Cherry Blossoms on 11th Street

I’ve always loved walking down 11th Street in the spring, to see the cherry blossoms. I even included this in my book about singing. But a number of those trees fell down in a terrible storm a few months ago. Thankfully, there are enough left to still be a lovely sight to see, but they no longer create a canopy over the block.

The section from my book, Imperfect Harmony:

“I’ve become intimately acquainted with the changing seasons on 11th Street. For instance, there’s a stretch where for a brief time during the spring the cherry blossoms are so abundant and so lush they make a big, fat, fluffy white and pink canopy that stretches from sidewalk to sidewalk. It’s a dazzling display. The best part however, is when the petals begin to fall. It makes me wish New York City were car-free.

“I want to be able to walk down the center of the street like I’m in the middle of my own botanical ticker-tape parade. I’d raise my arms to the skies and twirl around in this confetti-like explosion of renewal and possibility and pretend it’s all for me. The spring is when choirs all over the city are singing lines like “deliver the souls of all the faithful departed from the pains of hell and from the bottomless pit.” Or “I tremble and fear at the coming desolation and wrath. Day of wrath, calamity and misery, great and exceedingly bitter day.” Choral singing was once exclusively a church thing and it would appear that this is the message the religious want to give us this lovely time of year: don’t get too excited about those cherry blossoms that have already begun to perish, because they won’t last forever and neither will you.”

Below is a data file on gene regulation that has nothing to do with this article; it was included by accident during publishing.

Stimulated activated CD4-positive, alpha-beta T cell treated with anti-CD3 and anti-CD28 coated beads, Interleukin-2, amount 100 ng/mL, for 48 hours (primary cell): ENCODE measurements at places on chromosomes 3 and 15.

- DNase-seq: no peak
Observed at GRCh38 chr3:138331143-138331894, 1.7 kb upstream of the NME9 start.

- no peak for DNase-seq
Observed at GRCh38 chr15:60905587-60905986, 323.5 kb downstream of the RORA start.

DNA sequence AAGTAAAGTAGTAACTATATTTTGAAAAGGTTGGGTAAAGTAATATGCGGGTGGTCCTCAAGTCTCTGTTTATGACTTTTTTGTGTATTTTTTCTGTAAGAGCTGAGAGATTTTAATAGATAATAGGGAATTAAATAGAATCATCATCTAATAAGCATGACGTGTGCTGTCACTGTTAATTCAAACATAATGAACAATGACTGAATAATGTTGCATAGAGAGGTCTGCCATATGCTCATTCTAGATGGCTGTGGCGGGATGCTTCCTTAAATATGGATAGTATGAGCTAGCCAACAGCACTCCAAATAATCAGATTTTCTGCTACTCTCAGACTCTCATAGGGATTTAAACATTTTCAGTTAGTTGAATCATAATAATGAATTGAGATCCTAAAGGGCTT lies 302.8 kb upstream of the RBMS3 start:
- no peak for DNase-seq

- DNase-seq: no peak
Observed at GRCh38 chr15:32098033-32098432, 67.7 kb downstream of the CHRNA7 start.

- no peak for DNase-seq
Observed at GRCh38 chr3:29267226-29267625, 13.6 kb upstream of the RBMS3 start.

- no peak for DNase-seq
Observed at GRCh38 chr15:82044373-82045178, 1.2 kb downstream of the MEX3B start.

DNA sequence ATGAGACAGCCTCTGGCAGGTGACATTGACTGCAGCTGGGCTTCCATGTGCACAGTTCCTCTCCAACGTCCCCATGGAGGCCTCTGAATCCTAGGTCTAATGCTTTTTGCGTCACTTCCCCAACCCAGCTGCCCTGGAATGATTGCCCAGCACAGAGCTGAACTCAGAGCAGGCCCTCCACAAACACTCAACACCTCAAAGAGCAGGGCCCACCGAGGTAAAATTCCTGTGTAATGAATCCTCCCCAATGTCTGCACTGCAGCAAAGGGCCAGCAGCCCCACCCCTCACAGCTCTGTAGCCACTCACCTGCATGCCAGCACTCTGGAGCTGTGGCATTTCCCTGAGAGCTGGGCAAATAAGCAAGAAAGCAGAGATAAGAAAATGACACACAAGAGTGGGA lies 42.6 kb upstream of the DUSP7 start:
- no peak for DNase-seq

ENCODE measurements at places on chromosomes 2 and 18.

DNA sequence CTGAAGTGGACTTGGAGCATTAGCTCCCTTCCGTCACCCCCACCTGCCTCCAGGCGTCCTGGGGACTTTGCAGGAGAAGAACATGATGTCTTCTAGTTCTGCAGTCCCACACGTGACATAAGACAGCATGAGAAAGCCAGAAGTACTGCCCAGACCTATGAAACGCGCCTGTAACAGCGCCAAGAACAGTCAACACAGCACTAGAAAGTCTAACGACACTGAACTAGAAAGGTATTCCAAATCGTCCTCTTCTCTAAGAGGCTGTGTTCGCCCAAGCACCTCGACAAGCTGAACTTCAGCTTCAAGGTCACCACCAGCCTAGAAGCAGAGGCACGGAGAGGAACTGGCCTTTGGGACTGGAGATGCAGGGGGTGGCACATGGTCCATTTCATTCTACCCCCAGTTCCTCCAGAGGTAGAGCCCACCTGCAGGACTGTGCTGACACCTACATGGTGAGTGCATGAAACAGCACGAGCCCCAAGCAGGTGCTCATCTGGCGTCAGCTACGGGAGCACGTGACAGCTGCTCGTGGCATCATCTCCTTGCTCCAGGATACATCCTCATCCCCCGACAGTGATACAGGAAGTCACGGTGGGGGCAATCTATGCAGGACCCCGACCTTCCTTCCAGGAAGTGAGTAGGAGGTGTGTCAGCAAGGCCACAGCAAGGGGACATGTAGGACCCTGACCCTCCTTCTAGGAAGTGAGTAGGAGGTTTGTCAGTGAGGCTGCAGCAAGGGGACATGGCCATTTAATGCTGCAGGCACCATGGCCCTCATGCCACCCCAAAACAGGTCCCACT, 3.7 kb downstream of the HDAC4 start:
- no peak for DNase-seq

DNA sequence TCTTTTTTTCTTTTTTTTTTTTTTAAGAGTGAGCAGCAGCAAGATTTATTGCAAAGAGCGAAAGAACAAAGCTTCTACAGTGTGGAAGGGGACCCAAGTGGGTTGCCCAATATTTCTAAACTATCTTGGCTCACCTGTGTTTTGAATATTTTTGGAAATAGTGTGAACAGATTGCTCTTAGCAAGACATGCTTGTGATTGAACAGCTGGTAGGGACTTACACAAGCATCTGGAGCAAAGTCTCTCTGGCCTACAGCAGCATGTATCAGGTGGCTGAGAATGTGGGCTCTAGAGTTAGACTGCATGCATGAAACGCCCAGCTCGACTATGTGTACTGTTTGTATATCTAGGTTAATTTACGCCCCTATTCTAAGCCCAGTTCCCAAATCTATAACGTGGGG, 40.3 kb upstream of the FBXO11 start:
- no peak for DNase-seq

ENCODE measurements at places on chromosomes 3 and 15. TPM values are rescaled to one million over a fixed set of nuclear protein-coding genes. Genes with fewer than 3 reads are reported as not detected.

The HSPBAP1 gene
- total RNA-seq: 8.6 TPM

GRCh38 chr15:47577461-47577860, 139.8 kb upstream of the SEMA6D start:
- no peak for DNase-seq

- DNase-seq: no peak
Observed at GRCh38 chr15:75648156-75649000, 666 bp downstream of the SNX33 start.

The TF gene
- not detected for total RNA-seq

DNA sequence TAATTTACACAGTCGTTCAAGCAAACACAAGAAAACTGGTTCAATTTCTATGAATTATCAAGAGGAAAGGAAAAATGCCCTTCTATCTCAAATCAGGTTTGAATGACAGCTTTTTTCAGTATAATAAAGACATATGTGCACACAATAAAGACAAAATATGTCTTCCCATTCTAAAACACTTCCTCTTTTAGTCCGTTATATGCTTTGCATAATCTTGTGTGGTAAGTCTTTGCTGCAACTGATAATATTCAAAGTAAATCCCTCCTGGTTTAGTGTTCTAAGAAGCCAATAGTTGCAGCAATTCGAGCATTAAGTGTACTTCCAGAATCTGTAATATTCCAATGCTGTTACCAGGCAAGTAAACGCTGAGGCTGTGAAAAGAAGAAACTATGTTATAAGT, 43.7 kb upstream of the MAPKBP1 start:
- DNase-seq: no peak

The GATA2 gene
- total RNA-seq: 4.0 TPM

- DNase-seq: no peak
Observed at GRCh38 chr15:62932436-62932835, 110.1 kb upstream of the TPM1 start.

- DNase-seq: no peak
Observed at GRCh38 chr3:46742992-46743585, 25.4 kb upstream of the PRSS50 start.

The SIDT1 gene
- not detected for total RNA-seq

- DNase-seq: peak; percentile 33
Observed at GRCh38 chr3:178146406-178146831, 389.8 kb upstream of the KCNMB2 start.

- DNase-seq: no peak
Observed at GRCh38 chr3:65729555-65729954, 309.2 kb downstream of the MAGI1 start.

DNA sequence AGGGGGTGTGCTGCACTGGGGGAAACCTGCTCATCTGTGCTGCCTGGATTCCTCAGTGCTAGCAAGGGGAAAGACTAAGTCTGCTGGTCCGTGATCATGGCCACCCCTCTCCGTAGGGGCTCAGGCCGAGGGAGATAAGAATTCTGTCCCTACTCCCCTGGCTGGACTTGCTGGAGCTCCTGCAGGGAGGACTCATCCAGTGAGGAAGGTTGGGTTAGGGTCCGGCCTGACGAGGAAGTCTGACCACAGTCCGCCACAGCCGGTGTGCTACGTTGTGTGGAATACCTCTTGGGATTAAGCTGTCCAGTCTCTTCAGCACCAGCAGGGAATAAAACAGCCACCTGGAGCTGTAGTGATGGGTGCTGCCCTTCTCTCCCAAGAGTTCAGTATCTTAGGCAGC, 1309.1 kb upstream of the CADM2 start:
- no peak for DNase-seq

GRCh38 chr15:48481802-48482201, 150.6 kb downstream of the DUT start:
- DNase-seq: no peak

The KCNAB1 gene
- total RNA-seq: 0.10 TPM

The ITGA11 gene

One of the remaining cherry blossom trees on 11th Street.

Stacy Horn

I've written six non-fiction books, the most recent is Damnation Island: Poor, Sick, Mad, and Criminal in 19th-Century New York.

View all posts by Stacy Horn →

2 thoughts on “Cherry Blossoms on 11th Street

  1. Hi Stacy. Just watched a great interview you did with David Hoffman in 1992 on You Tube. Where you are talking a mile a minute. Looks like we’re neighbors. OK so I’m a little late to the party.

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